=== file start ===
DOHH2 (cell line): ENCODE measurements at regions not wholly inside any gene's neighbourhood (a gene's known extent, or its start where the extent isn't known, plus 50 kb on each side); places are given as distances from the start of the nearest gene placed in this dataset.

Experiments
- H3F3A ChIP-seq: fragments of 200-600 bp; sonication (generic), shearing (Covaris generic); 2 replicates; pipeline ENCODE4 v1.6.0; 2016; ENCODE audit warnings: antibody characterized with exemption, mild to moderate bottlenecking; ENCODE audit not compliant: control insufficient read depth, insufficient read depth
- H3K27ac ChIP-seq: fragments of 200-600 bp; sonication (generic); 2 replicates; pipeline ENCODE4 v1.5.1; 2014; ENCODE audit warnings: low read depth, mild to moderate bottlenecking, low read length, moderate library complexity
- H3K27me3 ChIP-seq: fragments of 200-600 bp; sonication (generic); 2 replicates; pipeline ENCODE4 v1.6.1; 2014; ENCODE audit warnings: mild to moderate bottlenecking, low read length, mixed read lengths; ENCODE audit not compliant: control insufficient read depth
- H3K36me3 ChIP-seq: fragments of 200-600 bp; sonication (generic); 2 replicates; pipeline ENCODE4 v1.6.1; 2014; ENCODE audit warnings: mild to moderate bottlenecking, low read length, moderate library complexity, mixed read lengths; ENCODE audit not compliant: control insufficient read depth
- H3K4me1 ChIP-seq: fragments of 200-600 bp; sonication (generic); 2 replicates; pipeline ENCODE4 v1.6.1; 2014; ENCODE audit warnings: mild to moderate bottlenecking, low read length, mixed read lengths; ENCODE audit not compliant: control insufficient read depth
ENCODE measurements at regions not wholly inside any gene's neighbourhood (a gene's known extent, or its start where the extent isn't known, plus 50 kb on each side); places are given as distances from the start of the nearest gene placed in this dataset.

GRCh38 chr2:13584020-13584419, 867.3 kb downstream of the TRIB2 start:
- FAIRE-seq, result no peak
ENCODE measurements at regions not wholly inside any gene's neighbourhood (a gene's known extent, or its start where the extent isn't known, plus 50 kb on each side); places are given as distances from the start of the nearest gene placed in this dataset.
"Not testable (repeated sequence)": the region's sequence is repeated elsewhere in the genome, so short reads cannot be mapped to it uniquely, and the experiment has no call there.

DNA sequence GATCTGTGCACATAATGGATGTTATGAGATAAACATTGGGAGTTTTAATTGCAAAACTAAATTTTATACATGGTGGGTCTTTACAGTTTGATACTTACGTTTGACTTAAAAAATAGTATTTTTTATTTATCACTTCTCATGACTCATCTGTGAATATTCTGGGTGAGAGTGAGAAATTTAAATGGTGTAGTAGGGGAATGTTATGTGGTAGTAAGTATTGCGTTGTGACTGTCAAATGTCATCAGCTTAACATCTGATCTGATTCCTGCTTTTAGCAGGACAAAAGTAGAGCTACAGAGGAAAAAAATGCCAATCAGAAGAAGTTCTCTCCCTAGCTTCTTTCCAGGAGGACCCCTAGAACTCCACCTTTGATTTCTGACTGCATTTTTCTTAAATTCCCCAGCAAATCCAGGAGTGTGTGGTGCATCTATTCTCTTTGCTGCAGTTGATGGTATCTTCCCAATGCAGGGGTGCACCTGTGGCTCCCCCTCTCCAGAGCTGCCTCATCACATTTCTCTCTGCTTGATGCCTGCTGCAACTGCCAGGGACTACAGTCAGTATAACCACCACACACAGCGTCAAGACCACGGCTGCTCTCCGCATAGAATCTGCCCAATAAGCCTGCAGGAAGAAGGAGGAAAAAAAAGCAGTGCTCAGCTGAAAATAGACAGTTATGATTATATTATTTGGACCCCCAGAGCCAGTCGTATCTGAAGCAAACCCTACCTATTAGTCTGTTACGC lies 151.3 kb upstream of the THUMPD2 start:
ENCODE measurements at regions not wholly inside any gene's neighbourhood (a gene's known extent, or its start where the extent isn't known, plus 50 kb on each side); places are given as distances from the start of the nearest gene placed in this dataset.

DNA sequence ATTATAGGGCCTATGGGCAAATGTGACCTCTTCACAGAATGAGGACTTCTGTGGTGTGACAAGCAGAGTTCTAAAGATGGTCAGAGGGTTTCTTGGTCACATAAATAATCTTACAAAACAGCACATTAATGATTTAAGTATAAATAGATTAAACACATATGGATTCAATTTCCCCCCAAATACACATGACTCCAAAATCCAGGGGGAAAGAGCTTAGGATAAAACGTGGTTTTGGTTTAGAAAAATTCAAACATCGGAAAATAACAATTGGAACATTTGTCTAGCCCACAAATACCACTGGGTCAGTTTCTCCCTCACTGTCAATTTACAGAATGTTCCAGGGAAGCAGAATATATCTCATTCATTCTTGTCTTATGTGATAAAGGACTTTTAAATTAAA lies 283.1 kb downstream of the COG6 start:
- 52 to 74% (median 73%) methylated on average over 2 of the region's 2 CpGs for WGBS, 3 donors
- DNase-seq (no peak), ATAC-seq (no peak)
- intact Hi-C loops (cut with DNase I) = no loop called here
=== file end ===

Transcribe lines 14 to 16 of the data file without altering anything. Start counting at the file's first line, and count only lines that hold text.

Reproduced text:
ENCODE measurements at regions not wholly inside any gene's neighbourhood (a gene's known extent, or its start where the extent isn't known, plus 50 kb on each side); places are given as distances from the start of the nearest gene placed in this dataset.

DNA sequence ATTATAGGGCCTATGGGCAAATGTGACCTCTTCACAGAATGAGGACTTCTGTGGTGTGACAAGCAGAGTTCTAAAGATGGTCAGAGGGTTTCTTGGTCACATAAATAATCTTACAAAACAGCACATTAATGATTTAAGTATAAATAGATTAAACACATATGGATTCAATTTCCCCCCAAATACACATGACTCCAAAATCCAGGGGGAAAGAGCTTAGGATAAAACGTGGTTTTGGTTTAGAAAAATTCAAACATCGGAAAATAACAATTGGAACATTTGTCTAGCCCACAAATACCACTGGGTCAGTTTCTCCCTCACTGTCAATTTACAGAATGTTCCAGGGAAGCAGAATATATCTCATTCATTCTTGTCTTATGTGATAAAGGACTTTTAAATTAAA lies 283.1 kb downstream of the COG6 start:
- 52 to 74% (median 73%) methylated on average over 2 of the region's 2 CpGs for WGBS, 3 donors